Who at Justice put the kibosh on the Black Panther prosecution?

Rick Moran
An exclusive report by Jerry Seper at the Washington Times has the answer to that question:

Associate Attorney General Thomas J. Perrelli, the No. 3 official in the Obama Justice Department, was consulted and ultimately approved a decision in May to reverse course and drop a civil complaint accusing three members of the New Black Panther Party of intimidating voters in Philadelphia during November's election, according to interviews.

The department's career lawyers in the Voting Section of the Civil Rights Division who pursued the complaint for five months had recommended that Justice seek sanctions against the party and three of its members after the government had already won a default judgment in federal court against the men.

Front-line lawyers were in the final stages of completing that work when they were unexpectedly told by their superiors in late April to seek a delay after a meeting between political appointees and career supervisors, according to federal records and interviews.

The delay was ordered by then-acting Assistant Attorney General Loretta King after she discussed with Mr. Perrelli concerns about the case during one of their regular review meetings, according to the interviews.

Ms. King, a career senior executive service official, had been named by President Obama in January to temporarily fill the vacant political position of assistant attorney general for civil rights while a permanent choice could be made.

She and other career supervisors ultimately recommended dropping the case against two of the men and the party and seeking a restraining order against the one man who wielded a nightstick at the Philadelphia polling place. Mr. Perrelli approved that plan, officials said.

It was always suspected that the political appointees at Justice were the culprits in halting the court proceedings of the Black Panthers, even after a summary judgment was handed down because the accused never showed up in court.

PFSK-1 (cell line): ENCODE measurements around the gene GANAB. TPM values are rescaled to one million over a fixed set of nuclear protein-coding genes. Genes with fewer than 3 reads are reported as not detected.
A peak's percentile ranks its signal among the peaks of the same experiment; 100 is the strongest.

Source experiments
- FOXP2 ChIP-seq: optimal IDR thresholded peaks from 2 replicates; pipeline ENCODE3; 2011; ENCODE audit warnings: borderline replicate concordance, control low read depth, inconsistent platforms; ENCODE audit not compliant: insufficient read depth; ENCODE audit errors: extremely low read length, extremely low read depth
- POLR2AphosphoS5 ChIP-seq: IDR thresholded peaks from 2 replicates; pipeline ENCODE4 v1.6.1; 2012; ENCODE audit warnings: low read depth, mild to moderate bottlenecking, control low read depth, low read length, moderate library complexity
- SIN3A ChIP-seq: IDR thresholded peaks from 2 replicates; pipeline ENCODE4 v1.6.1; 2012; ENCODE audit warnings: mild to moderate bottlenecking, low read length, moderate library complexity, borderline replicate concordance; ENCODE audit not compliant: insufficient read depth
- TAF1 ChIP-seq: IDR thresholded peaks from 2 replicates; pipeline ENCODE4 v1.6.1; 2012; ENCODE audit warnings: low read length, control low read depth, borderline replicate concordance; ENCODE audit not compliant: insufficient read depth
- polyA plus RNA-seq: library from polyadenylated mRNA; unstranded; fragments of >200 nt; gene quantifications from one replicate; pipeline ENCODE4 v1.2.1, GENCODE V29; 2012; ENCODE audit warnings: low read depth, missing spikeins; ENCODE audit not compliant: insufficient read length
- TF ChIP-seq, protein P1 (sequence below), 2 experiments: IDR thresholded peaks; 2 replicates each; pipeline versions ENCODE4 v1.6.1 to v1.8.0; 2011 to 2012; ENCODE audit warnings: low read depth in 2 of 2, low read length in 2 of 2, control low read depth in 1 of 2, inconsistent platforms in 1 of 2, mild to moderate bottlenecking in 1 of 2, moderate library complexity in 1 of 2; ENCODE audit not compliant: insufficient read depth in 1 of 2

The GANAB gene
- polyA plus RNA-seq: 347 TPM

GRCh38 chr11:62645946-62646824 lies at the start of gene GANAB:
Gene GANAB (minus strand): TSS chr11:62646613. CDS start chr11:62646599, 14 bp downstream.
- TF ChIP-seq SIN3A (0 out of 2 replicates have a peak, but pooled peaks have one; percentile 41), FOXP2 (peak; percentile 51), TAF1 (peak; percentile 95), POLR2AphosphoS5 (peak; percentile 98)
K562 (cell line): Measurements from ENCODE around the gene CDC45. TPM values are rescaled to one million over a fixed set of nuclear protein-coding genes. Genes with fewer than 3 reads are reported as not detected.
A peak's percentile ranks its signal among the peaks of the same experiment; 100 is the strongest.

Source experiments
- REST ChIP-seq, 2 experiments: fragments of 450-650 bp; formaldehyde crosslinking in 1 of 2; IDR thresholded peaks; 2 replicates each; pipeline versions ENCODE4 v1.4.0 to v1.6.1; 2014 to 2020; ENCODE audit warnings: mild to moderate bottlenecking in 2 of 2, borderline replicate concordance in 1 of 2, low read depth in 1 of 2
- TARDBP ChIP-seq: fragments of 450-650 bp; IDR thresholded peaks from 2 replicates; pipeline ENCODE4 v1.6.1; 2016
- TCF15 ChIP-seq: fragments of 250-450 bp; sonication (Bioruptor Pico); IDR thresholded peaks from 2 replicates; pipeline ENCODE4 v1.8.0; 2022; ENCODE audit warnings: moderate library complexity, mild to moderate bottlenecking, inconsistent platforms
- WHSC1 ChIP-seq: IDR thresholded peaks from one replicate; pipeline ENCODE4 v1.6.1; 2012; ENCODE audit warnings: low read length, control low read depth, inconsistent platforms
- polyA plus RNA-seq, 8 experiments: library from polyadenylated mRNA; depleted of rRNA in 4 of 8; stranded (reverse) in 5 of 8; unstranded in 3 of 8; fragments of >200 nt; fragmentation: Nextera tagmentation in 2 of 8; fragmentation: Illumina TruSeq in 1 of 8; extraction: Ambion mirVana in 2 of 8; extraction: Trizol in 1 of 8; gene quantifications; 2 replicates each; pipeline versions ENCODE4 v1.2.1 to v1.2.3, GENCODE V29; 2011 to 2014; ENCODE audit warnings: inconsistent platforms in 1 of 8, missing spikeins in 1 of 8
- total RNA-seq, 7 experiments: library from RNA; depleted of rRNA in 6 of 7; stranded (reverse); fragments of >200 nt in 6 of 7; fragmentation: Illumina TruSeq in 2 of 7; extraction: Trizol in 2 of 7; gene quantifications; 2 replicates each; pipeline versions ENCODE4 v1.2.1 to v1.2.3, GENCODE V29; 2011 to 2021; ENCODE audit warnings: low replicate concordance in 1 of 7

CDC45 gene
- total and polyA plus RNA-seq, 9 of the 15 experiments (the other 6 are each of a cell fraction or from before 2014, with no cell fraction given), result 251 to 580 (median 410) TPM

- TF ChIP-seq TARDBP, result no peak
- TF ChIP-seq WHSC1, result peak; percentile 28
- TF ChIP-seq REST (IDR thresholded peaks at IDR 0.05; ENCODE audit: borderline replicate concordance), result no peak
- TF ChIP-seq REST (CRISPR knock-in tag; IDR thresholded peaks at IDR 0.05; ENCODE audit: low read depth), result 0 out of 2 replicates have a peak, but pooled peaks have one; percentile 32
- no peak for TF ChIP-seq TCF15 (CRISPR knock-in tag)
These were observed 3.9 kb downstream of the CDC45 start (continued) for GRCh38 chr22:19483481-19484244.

What's more, Perrilli turns out to have been a heavy bundler for Obama's presidential campaign, raising $500,000.

There is still no good explanation why charges were dropped against 3 of the 4 defendants. Nor has there been any word about whether pressure was brought to bear by the White House or outside groups.

The NAACP has confirmed they contacted the Justice Department about the case. But they wished the prosecution to go forward and did not seek to block it.

Questions from Republican congressmen have not been answered satisfactorily according to several members. And a FOIA request by the Washington Times to see any documents relating to the case has not been filled.






An exclusive report by Jerry Seper at the Washington Times has the answer to that question:

Associate Attorney General Thomas J. Perrelli, the No. 3 official in the Obama Justice Department, was consulted and ultimately approved a decision in May to reverse course and drop a civil complaint accusing three members of the New Black Panther Party of intimidating voters in Philadelphia during November's election, according to interviews.

The department's career lawyers in the Voting Section of the Civil Rights Division who pursued the complaint for five months had recommended that Justice seek sanctions against the party and three of its members after the government had already won a default judgment in federal court against the men.

Front-line lawyers were in the final stages of completing that work when they were unexpectedly told by their superiors in late April to seek a delay after a meeting between political appointees and career supervisors, according to federal records and interviews.

The delay was ordered by then-acting Assistant Attorney General Loretta King after she discussed with Mr. Perrelli concerns about the case during one of their regular review meetings, according to the interviews.

Ms. King, a career senior executive service official, had been named by President Obama in January to temporarily fill the vacant political position of assistant attorney general for civil rights while a permanent choice could be made.

She and other career supervisors ultimately recommended dropping the case against two of the men and the party and seeking a restraining order against the one man who wielded a nightstick at the Philadelphia polling place. Mr. Perrelli approved that plan, officials said.

It was always suspected that the political appointees at Justice were the culprits in halting the court proceedings of the Black Panthers, even after a summary judgment was handed down because the accused never showed up in court.

What's more, Perrilli turns out to have been a heavy bundler for Obama's presidential campaign, raising $500,000.

There is still no good explanation why charges were dropped against 3 of the 4 defendants. Nor has there been any word about whether pressure was brought to bear by the White House or outside groups.

The NAACP has confirmed they contacted the Justice Department about the case. But they wished the prosecution to go forward and did not seek to block it.

Questions from Republican congressmen have not been answered satisfactorily according to several members. And a FOIA request by the Washington Times to see any documents relating to the case has not been filled.